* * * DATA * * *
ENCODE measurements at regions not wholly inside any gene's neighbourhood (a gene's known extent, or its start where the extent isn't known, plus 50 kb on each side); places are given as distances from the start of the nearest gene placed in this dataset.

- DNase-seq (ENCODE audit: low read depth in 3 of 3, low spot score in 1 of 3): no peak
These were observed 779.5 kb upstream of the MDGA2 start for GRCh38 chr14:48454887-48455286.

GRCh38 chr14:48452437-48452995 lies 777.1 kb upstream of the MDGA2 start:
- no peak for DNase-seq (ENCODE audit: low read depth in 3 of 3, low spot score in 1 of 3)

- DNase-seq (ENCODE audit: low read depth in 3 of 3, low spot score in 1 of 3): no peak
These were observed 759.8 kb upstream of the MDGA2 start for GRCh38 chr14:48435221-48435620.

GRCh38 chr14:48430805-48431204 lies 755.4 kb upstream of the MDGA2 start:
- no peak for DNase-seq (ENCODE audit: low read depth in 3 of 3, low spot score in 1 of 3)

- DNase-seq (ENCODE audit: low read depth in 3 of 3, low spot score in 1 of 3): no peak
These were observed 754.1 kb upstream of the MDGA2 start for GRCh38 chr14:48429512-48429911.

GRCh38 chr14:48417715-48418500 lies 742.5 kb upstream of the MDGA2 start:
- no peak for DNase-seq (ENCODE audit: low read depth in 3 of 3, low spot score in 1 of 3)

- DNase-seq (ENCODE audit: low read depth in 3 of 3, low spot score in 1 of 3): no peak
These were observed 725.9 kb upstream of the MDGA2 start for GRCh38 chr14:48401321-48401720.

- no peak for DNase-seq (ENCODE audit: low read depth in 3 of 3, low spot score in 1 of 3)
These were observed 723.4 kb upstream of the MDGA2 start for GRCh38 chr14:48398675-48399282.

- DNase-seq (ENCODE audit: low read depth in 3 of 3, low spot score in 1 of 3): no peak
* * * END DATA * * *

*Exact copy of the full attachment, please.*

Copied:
ENCODE measurements at regions not wholly inside any gene's neighbourhood (a gene's known extent, or its start where the extent isn't known, plus 50 kb on each side); places are given as distances from the start of the nearest gene placed in this dataset.

- DNase-seq (ENCODE audit: low read depth in 3 of 3, low spot score in 1 of 3): no peak
These were observed 779.5 kb upstream of the MDGA2 start for GRCh38 chr14:48454887-48455286.

GRCh38 chr14:48452437-48452995 lies 777.1 kb upstream of the MDGA2 start:
- no peak for DNase-seq (ENCODE audit: low read depth in 3 of 3, low spot score in 1 of 3)

- DNase-seq (ENCODE audit: low read depth in 3 of 3, low spot score in 1 of 3): no peak
These were observed 759.8 kb upstream of the MDGA2 start for GRCh38 chr14:48435221-48435620.

GRCh38 chr14:48430805-48431204 lies 755.4 kb upstream of the MDGA2 start:
- no peak for DNase-seq (ENCODE audit: low read depth in 3 of 3, low spot score in 1 of 3)

- DNase-seq (ENCODE audit: low read depth in 3 of 3, low spot score in 1 of 3): no peak
These were observed 754.1 kb upstream of the MDGA2 start for GRCh38 chr14:48429512-48429911.

GRCh38 chr14:48417715-48418500 lies 742.5 kb upstream of the MDGA2 start:
- no peak for DNase-seq (ENCODE audit: low read depth in 3 of 3, low spot score in 1 of 3)

- DNase-seq (ENCODE audit: low read depth in 3 of 3, low spot score in 1 of 3): no peak
These were observed 725.9 kb upstream of the MDGA2 start for GRCh38 chr14:48401321-48401720.

- no peak for DNase-seq (ENCODE audit: low read depth in 3 of 3, low spot score in 1 of 3)
These were observed 723.4 kb upstream of the MDGA2 start for GRCh38 chr14:48398675-48399282.

- DNase-seq (ENCODE audit: low read depth in 3 of 3, low spot score in 1 of 3): no peak